Another non-obvious benefit of changing my assessment method, namely switching to the following five-point scale, helped students on the other side of mastery.
Before, when my percentage grades were supposed to indicate what fraction of covered material that a given student understood, someone encountering a problem they weren’t sure how to solve (maybe having difficulty with where to begin, maybe with some other crucial step) was forced to stare at the problem until serendipity struck and they figured it out. Most of the time they didn’t get there. What could have been a useful learning experience was wasted, instead converted into minutes of idle frustration, my students as victims of summative assessment. With my new scoring scale and a focus on assessment as formative, it was clear that I could instead provide floundering students with a gentle nudge, enough to get them back on track and making use of the time, without clouding the issue on what score they should receive. I simply gave a hint in pen to any student who wanted one and took the fact that I had done so into account when scoring their paper later. It worked beautifully. I’m not saying that this isn’t possible outside of a standards-based approach, but in this system it just seems so natural.
The screenshot at the top of this post nicely demonstrates one of the chief reasons I changed my assessment method. For those of you unfamiliar with ActiveGrade, one of the built-in views for the gradebook is ‘Improvement,’ where red shows a decline in score for a learning goal and green shows improvement, the darker the color the more extreme the shift. I sleep better at night with the knowledge that I’m allowing and encouraging my students to continually demonstrate improved understanding.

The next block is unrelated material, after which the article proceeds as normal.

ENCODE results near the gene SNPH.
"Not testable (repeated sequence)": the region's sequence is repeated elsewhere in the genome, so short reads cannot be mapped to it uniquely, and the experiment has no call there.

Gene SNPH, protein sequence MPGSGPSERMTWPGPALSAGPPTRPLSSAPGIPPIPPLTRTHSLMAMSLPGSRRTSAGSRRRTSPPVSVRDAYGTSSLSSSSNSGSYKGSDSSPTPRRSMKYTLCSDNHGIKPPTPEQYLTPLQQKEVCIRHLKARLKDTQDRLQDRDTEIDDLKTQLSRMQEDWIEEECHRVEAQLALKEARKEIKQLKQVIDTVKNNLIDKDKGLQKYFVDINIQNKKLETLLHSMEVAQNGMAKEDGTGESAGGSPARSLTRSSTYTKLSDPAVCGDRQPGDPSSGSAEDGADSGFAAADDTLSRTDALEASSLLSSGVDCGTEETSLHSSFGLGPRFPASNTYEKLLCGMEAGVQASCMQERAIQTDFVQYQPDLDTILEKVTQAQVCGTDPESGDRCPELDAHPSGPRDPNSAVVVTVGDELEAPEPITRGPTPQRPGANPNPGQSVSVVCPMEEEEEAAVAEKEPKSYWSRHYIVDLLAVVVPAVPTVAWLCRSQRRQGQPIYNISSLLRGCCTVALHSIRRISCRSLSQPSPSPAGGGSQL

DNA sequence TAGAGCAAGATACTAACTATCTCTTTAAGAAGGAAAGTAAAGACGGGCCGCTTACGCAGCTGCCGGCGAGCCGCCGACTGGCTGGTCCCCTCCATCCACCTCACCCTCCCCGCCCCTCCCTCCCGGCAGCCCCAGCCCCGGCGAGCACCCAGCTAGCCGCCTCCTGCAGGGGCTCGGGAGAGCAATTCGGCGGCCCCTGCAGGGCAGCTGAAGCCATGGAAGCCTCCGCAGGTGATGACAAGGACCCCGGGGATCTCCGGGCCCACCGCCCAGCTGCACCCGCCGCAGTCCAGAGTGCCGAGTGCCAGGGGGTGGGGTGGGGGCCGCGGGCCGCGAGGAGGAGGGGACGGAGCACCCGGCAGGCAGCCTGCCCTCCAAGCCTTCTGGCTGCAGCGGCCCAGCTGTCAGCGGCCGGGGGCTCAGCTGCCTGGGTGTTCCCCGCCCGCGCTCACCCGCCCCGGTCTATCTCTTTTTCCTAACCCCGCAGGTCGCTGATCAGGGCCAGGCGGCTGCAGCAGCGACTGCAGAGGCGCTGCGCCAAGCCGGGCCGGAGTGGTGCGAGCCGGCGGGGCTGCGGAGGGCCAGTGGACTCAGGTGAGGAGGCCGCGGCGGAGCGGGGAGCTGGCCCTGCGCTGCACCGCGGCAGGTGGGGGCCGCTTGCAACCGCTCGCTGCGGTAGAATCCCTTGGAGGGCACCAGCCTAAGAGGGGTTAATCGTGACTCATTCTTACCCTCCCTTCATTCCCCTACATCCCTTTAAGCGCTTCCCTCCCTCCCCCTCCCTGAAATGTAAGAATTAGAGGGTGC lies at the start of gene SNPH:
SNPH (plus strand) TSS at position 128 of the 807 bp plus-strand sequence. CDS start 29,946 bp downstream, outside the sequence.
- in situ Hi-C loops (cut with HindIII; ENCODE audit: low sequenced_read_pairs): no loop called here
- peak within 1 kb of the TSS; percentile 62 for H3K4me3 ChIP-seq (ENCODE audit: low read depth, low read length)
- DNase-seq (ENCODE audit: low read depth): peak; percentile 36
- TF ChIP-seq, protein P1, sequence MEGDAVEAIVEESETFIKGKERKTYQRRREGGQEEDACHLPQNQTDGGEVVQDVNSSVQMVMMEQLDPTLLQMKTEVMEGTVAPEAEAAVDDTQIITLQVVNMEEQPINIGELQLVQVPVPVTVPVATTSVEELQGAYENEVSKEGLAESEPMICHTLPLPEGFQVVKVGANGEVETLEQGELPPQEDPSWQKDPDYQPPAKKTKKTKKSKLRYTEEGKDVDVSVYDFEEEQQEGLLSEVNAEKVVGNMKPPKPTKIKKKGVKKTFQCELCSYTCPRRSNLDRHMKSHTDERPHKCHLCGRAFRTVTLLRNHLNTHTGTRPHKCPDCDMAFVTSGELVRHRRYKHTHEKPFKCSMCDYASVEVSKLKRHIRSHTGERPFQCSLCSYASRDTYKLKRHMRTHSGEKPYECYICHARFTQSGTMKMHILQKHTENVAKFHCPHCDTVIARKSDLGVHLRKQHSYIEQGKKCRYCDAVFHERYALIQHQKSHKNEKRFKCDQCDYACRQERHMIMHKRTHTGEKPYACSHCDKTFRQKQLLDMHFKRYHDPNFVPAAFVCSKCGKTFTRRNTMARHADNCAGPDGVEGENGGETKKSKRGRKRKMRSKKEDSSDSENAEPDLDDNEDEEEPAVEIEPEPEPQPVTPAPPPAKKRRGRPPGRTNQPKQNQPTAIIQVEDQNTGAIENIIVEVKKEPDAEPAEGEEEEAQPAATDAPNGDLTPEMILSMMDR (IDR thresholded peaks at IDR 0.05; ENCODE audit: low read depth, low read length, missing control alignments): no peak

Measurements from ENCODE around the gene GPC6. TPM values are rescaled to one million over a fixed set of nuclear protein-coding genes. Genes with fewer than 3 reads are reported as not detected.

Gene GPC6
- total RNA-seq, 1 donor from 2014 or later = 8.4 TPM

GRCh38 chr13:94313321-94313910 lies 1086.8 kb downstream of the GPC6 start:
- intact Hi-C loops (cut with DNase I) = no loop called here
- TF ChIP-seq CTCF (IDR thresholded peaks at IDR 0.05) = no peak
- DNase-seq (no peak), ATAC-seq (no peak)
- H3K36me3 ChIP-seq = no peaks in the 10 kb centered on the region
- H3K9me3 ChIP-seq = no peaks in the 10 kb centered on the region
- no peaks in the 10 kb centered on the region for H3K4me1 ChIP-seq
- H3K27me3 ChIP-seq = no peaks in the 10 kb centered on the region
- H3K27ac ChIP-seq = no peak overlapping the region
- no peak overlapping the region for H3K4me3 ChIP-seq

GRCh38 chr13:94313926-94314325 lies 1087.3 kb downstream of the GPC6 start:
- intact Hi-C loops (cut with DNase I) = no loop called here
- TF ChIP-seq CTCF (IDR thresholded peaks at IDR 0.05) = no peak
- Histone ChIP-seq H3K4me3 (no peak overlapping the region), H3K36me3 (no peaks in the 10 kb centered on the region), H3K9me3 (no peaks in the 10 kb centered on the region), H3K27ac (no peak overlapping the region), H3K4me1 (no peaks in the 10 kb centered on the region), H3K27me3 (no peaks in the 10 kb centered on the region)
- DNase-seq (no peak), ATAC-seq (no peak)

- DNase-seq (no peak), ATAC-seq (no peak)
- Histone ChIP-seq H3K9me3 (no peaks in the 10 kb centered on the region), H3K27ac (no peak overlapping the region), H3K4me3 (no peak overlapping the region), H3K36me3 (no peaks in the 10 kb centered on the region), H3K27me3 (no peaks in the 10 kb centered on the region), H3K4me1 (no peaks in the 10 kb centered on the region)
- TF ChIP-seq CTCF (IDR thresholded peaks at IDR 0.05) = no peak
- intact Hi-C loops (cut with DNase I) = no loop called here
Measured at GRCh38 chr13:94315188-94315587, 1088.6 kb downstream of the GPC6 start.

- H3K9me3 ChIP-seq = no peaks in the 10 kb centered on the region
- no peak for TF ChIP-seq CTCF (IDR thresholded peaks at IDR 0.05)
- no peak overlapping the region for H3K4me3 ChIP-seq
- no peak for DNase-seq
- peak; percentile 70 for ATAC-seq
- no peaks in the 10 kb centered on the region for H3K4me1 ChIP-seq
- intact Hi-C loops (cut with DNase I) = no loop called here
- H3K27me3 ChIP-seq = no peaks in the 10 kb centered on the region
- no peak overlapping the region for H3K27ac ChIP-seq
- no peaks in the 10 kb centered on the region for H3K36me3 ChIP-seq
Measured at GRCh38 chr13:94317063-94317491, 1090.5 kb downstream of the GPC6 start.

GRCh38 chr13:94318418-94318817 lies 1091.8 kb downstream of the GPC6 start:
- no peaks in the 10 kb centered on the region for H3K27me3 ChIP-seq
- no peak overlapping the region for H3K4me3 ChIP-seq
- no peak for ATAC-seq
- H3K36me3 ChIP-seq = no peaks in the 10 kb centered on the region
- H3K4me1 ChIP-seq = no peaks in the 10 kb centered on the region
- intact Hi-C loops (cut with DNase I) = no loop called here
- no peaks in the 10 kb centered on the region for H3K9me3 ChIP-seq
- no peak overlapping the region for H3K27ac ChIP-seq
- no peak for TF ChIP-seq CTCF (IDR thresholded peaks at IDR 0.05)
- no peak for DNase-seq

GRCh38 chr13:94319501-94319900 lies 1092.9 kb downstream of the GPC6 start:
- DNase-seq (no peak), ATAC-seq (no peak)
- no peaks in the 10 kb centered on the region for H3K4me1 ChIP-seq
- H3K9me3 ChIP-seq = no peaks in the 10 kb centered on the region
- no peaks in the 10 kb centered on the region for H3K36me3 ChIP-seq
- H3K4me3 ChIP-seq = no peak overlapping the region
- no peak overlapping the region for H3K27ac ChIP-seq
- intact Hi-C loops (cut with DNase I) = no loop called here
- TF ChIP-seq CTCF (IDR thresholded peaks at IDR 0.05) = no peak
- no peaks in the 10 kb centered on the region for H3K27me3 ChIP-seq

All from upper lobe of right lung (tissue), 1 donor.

Last year I made sure that we had regular, in-class assessments on every learning goal at least two or three times. After that, students were on their own to schedule a reassessment if they felt they could demonstrate that they had improved since I last checked. In order to reassess, my students had to fill out a Google Form à la Sam Shah. After the logistics of name, learning goal(s) to reassess, and time to reassess, the meat of the request form was two questions:
1. Why do you think you have not done well with this goal (or these goals) in the past. Please be specific.
2. Since your last assessment, what things have you done to improve your understanding. Please be specific.